It appears that the confinement of the liquid as an ultrathin layer between two fixed, contacting, parallel members such as the discs 19 and 20 of FIGS. 1 and 2 and plates 31 and 32 of FIGS. 3 and 4, and the introduction of the liquid in the form of an ultrathin film or jet from orifices having a maximum diameter of 0.010 inch, at the point of contact with a continuous, uniform, expanding pneumatic force, is responsible for the ultrafine size of the resulting liquid particles as all of the liquid is broken into small particles and none of the liquid is broken into particles of larger size, as can occur when the liquid is unconfined or if the gas flow is interrupted or insufficient. Such confinement also permits the present nebulizers to be used in any position in space, including upside down, without any spillage or drippage of the liquid or any interruption of the spray activity. Thus such nebulizers are useful as handheld devices for the spraying of paint, liquid fungicides and fertilizers and other materials where complete freedom of alteration of the spray direction is necessary.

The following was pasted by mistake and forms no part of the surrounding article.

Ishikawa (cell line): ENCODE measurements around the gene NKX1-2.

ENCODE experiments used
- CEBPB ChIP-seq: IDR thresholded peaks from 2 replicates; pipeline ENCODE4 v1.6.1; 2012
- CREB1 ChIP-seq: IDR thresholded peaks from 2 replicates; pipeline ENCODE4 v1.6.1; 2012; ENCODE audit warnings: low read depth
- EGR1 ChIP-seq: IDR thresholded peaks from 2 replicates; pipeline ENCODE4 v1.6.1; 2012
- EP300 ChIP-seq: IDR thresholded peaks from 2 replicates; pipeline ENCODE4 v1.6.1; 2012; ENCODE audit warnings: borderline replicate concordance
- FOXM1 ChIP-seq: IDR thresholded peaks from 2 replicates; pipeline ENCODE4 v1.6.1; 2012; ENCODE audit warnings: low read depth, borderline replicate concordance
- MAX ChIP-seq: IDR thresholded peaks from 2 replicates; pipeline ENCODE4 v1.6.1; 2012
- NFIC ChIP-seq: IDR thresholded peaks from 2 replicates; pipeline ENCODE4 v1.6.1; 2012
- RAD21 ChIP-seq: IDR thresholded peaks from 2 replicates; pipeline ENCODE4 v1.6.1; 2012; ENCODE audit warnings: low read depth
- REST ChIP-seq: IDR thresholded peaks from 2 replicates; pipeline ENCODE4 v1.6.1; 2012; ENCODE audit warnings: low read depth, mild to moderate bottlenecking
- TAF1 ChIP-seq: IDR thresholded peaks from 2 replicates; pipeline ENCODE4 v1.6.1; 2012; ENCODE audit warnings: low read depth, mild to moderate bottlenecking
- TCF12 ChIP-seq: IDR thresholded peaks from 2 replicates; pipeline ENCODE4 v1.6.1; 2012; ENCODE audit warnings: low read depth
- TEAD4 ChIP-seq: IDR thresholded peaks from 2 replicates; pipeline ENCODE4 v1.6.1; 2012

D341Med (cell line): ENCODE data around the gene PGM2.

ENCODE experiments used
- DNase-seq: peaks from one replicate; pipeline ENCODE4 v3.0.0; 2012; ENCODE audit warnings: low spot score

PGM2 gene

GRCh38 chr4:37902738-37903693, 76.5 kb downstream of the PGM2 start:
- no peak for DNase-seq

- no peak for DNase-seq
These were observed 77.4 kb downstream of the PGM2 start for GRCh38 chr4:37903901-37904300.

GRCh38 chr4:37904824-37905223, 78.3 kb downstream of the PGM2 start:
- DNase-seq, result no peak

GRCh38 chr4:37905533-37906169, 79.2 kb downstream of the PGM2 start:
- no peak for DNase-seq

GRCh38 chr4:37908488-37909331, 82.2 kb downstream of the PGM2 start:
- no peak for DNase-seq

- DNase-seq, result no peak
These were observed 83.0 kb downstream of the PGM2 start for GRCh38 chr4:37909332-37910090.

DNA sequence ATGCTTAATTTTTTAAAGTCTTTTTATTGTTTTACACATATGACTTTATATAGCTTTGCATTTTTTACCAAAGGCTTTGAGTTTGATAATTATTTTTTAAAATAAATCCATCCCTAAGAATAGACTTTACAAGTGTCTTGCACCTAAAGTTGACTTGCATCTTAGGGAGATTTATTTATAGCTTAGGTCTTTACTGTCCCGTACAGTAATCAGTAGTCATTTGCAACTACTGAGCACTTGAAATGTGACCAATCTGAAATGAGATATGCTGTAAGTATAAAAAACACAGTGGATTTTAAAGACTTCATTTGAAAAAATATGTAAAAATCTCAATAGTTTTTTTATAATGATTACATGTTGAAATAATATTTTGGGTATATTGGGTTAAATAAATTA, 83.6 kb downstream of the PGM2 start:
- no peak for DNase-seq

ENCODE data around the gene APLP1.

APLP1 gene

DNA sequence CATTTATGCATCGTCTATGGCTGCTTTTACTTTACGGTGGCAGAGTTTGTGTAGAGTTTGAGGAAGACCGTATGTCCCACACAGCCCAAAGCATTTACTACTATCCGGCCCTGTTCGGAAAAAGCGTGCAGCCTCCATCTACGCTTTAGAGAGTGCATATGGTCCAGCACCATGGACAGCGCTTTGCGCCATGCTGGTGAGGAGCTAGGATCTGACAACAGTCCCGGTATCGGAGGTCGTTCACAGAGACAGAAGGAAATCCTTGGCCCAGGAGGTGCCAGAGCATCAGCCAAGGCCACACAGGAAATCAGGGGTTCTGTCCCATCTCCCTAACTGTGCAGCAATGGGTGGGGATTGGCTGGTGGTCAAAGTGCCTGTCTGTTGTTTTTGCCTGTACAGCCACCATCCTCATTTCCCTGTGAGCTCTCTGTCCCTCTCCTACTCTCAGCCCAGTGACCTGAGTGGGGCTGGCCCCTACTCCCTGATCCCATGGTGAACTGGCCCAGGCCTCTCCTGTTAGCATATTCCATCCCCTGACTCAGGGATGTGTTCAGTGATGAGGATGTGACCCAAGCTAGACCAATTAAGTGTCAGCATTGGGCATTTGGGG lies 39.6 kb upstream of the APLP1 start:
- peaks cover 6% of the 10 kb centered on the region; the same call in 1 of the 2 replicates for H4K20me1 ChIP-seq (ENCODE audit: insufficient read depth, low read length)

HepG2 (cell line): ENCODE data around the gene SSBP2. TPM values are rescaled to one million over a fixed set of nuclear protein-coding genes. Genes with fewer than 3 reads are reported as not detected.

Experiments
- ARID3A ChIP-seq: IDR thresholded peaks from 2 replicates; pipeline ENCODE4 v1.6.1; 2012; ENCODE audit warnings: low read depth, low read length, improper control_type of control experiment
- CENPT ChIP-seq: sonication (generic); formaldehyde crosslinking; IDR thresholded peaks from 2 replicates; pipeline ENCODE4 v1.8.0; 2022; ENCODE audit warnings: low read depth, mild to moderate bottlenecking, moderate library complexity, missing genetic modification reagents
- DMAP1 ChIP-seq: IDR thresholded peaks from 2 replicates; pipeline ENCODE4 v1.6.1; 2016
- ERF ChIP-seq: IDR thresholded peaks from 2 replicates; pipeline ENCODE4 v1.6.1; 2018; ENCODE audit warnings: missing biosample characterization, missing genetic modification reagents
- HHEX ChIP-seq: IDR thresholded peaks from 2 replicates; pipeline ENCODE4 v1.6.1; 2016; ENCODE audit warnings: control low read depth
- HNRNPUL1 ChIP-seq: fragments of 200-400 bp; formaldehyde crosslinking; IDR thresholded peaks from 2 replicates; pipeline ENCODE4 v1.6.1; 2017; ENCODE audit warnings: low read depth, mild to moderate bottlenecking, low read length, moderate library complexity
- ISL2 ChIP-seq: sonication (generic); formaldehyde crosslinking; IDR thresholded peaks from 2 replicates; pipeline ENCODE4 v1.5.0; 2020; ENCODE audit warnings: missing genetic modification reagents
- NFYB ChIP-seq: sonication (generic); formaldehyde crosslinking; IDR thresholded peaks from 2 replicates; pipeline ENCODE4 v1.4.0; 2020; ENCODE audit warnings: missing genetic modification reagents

It should be pointed out that regardless of the direction of the spray action, it is preferred that the direction of the flow of the gas be substantially perpendicular to the direction of the liquid as it exits the thin orifice. This causes the vena contracta of the gas to form in a direction perpendicular to the direction of the liquid flow in those embodiments of the present invention which utilize a vena contracta, and produces the finest fog possible with the present devices.